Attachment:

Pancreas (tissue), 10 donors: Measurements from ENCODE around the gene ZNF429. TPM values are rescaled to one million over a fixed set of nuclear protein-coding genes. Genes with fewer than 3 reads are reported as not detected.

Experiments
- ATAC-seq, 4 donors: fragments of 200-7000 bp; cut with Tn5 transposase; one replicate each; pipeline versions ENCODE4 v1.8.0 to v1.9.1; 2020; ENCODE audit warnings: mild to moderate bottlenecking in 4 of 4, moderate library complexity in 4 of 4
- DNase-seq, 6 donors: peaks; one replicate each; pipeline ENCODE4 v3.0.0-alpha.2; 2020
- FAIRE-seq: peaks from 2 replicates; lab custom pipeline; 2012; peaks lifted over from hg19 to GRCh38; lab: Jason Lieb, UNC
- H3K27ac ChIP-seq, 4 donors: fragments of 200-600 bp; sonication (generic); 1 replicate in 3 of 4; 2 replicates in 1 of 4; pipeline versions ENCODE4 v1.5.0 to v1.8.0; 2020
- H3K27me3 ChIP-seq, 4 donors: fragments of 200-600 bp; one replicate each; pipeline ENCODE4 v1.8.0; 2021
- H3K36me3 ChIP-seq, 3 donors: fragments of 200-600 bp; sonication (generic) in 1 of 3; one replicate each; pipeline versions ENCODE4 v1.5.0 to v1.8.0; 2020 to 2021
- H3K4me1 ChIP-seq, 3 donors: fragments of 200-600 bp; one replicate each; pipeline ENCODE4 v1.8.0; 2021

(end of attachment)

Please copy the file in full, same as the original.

Pancreas (tissue), 10 donors: Measurements from ENCODE around the gene ZNF429. TPM values are rescaled to one million over a fixed set of nuclear protein-coding genes. Genes with fewer than 3 reads are reported as not detected.

Experiments
- ATAC-seq, 4 donors: fragments of 200-7000 bp; cut with Tn5 transposase; one replicate each; pipeline versions ENCODE4 v1.8.0 to v1.9.1; 2020; ENCODE audit warnings: mild to moderate bottlenecking in 4 of 4, moderate library complexity in 4 of 4
- DNase-seq, 6 donors: peaks; one replicate each; pipeline ENCODE4 v3.0.0-alpha.2; 2020
- FAIRE-seq: peaks from 2 replicates; lab custom pipeline; 2012; peaks lifted over from hg19 to GRCh38; lab: Jason Lieb, UNC
- H3K27ac ChIP-seq, 4 donors: fragments of 200-600 bp; sonication (generic); 1 replicate in 3 of 4; 2 replicates in 1 of 4; pipeline versions ENCODE4 v1.5.0 to v1.8.0; 2020
- H3K27me3 ChIP-seq, 4 donors: fragments of 200-600 bp; one replicate each; pipeline ENCODE4 v1.8.0; 2021
- H3K36me3 ChIP-seq, 3 donors: fragments of 200-600 bp; sonication (generic) in 1 of 3; one replicate each; pipeline versions ENCODE4 v1.5.0 to v1.8.0; 2020 to 2021
- H3K4me1 ChIP-seq, 3 donors: fragments of 200-600 bp; one replicate each; pipeline ENCODE4 v1.8.0; 2021